Since I’m starting employment with Pythian on Monday, this is the last technical post that is exclusive to this blog. Future technical tips, discoveries and stories will appear on the Pythian blog, and either copied here or linked to from here. BTW. I already made my first post in the Pythian blog today, as the editor of the Log Buffer – and I’m not even an employee yet
So, lets end this with a bang. Real life story on how Daylight Saving Time caused one query to take twice as long as before! And its not even an April Fools joke
Three days ago the customer called me and said: Listen, since daylight saving time started, this process that should take two hours is now taking five. My manager gets his morning report late and he is unhappy.
I told him that I’ll be glad to help with his performance issue, but this can’t possibly related to day light saving time. Besides, since the process runs every night but some nights the performance is fine, the problem is probably in the nature of the data that changes from day to day.
In any case, we started working on the problem with our usual methods: Instrumented the PL/SQL of the process so we can know exactly what part is slowing down the process, ran trace, analyzed the results of traces, looks at AWR reports, look at query plans, etc.
Eventually, we found a query, buried within a view, whose explain plan looked completely unreasonable – First of all, it included a bunch of “nested loops” and even “cartesian merge join” between tables that I knew were quite large. Second, those large tables had estimated number of rows of 1.
I checked DBA_TABLES and saw that num_rows was indeed 0, and last analyzed was yesterday at 10pm. This didn’t make any sense – I personally collected statistics for this table yesterday, it had around 1M rows and it was at 3pm.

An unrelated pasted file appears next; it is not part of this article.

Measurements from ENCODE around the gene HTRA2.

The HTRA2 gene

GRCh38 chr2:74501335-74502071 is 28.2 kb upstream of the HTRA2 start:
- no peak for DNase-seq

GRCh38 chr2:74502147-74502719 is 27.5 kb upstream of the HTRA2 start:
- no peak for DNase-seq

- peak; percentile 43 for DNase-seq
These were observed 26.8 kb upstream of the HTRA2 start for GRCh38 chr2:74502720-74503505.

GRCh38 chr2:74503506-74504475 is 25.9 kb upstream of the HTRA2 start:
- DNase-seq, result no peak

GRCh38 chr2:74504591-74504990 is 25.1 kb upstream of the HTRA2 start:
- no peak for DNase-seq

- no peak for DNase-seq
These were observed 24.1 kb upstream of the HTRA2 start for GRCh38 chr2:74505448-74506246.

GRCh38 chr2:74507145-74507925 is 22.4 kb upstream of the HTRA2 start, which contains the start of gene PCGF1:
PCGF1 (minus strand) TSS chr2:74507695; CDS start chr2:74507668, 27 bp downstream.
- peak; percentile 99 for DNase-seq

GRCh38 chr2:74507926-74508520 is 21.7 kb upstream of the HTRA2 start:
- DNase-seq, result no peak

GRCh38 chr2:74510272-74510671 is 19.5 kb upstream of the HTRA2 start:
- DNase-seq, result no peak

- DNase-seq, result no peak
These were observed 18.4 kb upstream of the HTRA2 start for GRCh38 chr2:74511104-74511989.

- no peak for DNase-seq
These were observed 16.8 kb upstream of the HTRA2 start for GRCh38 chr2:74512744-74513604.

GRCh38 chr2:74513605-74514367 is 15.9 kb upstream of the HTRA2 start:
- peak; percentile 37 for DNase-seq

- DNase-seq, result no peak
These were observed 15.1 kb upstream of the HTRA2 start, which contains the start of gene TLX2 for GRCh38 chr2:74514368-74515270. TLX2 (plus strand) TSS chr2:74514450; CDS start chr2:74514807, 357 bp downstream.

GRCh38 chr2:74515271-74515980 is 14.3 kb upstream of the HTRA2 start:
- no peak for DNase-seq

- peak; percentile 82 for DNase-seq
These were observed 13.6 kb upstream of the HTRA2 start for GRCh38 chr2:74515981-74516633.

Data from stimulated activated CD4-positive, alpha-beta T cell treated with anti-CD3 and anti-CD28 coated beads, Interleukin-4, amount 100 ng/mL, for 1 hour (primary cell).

Why does it show 0 rows at 10pm?
A quick check with the customer confirmed that the process truncates this table and copies data into it before our slow query runs. I assumed that “truncate table” resets the statistics and asked the customer to modify the process to analyze the table after all the data is copied in, but before the slow query runs.
But two questions still bothered me: Does truncate really resets statistics? And why did this problem start occurring after day light saving time?
The answer to the first question is “no”, truncate does not reset statistics:
SQL> analyze table sitescope.test1 compute statistics; Table analyzed. SQL> select table_name,num_rows from dba_tables where owner='SITESCOPE' and table_name='TEST1'; TABLE_NAME NUM_ROWS ------------------------------ ---------- TEST1 4 SQL> truncate table sitescope.test1; Table truncated. SQL> select table_name,num_rows from dba_tables where owner='SITESCOPE' and table_name='TEST1'; TABLE_NAME NUM_ROWS ------------------------------ ---------- TEST1 4
The answer to the second question was found using DBA_TAB_STATS_HISTORY.
Turns out that there is an automated process that collects statistics on this schema every night. Until DST, it ran every night at 9pm, before the process started running – so the table had data and the collected statistics were accurate. After DST, the process started running at 10pm (obviously the system running the process doesn’t know about DST). At 10pm the table was already truncated, but was not loaded yet, so the process collected statistics for a table that was temporarily empty.
Tada! Daylight saving time caused a severe performance problem!
P.S. No indexes were rebuilt while attempting to resolve the issue
Chen (Gwen) Shapira